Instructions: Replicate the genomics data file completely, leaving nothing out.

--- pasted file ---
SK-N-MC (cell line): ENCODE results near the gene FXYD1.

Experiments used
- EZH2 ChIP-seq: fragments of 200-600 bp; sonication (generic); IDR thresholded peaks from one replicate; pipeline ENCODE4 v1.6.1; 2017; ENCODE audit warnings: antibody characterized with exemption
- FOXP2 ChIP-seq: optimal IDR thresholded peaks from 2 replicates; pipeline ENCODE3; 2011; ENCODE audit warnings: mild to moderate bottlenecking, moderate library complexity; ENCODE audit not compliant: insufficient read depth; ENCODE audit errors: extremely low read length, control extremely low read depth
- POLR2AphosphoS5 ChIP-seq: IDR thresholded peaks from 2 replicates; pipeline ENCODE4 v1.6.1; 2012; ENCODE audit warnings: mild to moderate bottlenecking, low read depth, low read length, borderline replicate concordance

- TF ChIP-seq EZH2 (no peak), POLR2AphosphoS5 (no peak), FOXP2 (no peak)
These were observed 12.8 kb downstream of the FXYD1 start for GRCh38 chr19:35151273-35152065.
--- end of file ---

SK-N-MC (cell line): ENCODE results near the gene FXYD1.

Experiments used
- EZH2 ChIP-seq: fragments of 200-600 bp; sonication (generic); IDR thresholded peaks from one replicate; pipeline ENCODE4 v1.6.1; 2017; ENCODE audit warnings: antibody characterized with exemption
- FOXP2 ChIP-seq: optimal IDR thresholded peaks from 2 replicates; pipeline ENCODE3; 2011; ENCODE audit warnings: mild to moderate bottlenecking, moderate library complexity; ENCODE audit not compliant: insufficient read depth; ENCODE audit errors: extremely low read length, control extremely low read depth
- POLR2AphosphoS5 ChIP-seq: IDR thresholded peaks from 2 replicates; pipeline ENCODE4 v1.6.1; 2012; ENCODE audit warnings: mild to moderate bottlenecking, low read depth, low read length, borderline replicate concordance

- TF ChIP-seq EZH2 (no peak), POLR2AphosphoS5 (no peak), FOXP2 (no peak)
These were observed 12.8 kb downstream of the FXYD1 start for GRCh38 chr19:35151273-35152065.